One of the advantages to working at Esri is the access to so many people resources to help answer questions. The other day, I was writing a blog about the new Landsat 8 imagery available through ArcGIS Online. I wanted to take a few screenshots, so I opened the map component in ArcGIS Online and did a search for Landsat layers. While this returned a lot of options, I became a bit discouraged because there were only three Landsat 8 layers returned…Landsat 8 Views, Landsat 8 Panchromatic and Landsat 8 PanSharpened.
You may be familiar with the older Landsat services in ArcGIS Online and you can see them in the graphic below. They are separated by years, and different common band combinations, like False Color, Vegetation Analysis, Land / Water Boundary, etc. I figured I must have done something wrong in my search, so I tried Landsat8 and Landsat 8, but still only three Esri created options were returned. I picked one, the Landsat 8 Views, so I could see what that provided me. Still no luck finding all the different bands, I decided to place a call to the Imagery product manager.
I explained my dilemma, I wanted to write a story about the different Landsat 8 band combinations, but I couldn’t figure out how to access them. Simple, he said. After you add the ‘Landsat 8 Views’ layer to your map, click the ‘drop down’ arrow and select ‘Image Display’.
Sure enough, a new option I hadn’t seen before ‘Imagery Display’ appeared…and two other options that I’ve never explored…’Image Display Order’ and ‘Imagery Quality’.
I selected ‘Image Display’ and a new window appears with the option to select different bands to display (under the word ‘Renderer’). Selecting this drop down enables you to pick from multiple common band combinations, NDVI and Normalized Difference Moisture Index. The first option in the list is called ‘User Defined Renderer’. This option enables you to specify any Landsat 8 band combination you want and apply contrast enhancements to improve the image display.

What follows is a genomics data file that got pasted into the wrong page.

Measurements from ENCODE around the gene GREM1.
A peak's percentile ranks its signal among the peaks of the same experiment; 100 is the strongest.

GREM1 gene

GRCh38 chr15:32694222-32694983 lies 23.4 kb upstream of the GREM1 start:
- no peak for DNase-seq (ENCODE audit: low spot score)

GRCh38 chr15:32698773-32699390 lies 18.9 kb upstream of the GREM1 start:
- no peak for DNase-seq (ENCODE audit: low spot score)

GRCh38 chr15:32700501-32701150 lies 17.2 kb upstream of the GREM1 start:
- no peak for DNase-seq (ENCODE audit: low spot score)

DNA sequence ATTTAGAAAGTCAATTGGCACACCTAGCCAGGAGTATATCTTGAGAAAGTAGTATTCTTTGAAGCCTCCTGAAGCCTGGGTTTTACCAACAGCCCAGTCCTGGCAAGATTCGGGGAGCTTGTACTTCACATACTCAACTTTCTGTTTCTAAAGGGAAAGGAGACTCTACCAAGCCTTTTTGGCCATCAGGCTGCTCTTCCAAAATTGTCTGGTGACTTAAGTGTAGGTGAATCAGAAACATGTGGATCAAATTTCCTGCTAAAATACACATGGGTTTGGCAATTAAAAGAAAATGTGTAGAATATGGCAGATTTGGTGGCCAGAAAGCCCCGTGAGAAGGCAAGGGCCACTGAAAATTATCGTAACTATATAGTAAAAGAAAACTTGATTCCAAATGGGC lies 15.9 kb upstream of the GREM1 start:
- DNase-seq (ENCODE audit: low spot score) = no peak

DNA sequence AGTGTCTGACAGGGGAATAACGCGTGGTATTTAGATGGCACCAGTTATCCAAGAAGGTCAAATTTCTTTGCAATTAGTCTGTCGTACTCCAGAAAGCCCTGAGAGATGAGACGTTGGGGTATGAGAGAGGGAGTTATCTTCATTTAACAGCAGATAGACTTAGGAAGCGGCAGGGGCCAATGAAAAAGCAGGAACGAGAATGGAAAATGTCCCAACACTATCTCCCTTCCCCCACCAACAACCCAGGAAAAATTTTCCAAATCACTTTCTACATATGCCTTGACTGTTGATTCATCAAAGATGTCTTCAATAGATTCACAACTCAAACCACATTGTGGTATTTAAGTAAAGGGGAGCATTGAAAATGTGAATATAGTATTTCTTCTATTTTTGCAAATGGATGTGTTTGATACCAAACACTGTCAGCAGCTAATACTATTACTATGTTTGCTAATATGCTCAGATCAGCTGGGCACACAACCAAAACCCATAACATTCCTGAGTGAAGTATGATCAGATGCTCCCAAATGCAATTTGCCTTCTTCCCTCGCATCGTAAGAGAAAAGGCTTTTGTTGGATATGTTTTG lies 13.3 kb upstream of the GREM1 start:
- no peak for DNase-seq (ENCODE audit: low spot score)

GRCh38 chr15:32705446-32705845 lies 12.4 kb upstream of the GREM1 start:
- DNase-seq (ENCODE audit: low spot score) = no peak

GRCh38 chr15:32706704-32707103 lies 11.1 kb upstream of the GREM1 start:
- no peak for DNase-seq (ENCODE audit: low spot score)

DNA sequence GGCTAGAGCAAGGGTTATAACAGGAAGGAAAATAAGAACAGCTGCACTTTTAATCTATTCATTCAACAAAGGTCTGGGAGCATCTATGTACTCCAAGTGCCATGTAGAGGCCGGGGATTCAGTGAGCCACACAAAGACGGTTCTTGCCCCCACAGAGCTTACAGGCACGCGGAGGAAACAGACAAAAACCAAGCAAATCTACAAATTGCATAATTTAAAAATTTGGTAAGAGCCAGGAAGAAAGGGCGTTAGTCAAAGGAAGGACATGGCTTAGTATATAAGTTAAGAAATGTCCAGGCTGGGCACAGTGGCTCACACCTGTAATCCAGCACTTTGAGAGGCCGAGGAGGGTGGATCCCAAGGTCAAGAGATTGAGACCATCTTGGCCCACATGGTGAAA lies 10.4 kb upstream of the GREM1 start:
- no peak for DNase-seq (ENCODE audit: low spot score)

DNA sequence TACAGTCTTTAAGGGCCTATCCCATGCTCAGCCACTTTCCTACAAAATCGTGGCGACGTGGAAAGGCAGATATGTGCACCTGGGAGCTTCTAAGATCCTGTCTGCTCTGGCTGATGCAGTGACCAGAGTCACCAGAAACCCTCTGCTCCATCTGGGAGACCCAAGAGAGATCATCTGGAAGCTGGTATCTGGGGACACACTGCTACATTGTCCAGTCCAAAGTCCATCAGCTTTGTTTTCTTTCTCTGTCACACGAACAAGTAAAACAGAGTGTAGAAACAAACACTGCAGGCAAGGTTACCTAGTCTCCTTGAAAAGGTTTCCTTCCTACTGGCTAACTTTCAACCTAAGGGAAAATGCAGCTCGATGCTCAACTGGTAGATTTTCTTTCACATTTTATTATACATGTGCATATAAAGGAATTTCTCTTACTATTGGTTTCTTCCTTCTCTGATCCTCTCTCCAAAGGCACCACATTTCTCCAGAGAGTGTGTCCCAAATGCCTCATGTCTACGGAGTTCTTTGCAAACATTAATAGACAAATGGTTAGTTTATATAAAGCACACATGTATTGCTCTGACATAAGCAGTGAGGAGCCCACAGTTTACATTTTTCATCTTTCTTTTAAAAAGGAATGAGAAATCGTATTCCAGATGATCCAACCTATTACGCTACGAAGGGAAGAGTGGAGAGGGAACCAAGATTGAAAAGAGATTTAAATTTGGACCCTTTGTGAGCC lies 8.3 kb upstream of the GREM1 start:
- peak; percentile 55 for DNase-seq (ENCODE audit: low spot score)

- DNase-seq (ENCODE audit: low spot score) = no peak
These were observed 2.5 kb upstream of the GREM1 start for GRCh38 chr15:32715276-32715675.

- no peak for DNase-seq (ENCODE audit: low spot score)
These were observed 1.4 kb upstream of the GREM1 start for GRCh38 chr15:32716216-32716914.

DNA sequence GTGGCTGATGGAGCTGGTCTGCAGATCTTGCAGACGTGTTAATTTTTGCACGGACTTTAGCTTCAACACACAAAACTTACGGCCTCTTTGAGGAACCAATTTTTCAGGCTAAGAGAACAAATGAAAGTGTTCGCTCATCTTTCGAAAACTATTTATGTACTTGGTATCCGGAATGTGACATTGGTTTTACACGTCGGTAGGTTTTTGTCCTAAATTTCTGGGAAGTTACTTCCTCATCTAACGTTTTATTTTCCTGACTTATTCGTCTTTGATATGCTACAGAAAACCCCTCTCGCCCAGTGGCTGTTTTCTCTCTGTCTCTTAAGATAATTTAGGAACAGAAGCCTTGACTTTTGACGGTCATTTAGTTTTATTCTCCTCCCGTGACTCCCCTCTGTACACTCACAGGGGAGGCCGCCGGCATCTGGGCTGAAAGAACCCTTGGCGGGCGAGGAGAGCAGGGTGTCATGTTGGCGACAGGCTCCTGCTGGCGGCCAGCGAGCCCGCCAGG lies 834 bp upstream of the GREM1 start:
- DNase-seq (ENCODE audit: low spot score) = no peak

Needless to say, I played with multiple band combinations to see how it affected what I saw in the Landsat imagery on my map.
Now you may thing this next paragraph is a little Esri marketing, but I have to share what I thought was the coolest thing with this. If you follow Esri marketing for our imagery products, you’ve heard Esri say over and over that we have on the fly processing of imagery. What does that really mean? Well, we use ArcGIS imagery technology to serve the imagery layers in ArcGIS Online, including Landsat. The IT manager for the image services configured the ‘on the fly’ processing to share out all the different band combinations for new imagery as soon as it is available. They did this once, in the initial configuration for the Landsat data. After that, as soon as new Landsat 8 imagery is received (which happens daily), the administrator simply adds it to the existing repository of Landsat imagery, and instantly the newer imagery and all the band combinations are available to anyone who needs them. Have you ever tried to manage massive quantities of data that is constantly updating and changing while you have stakeholders who want to use it immediately? If you have, then you already know why having these capabilities are essential!
The ‘Image Display’, ‘Image Display Order’ and ‘Image Quality’ options are available for all imagery served through Esri as an image service, which includes Landsat, NAIP, Elevation data, MDA NaturalVue and MDA BaseVue products. I don’t think we meant to keep this a secret, so I hope you discovered these options prior to my post, but if not, try them out!
Here is a link to another blog post which lists common Landsat 8 band combinations you may want to try out, and what each band represents.
Check out this Landsat 8 image on our Esrigram account using bands 7,6,5.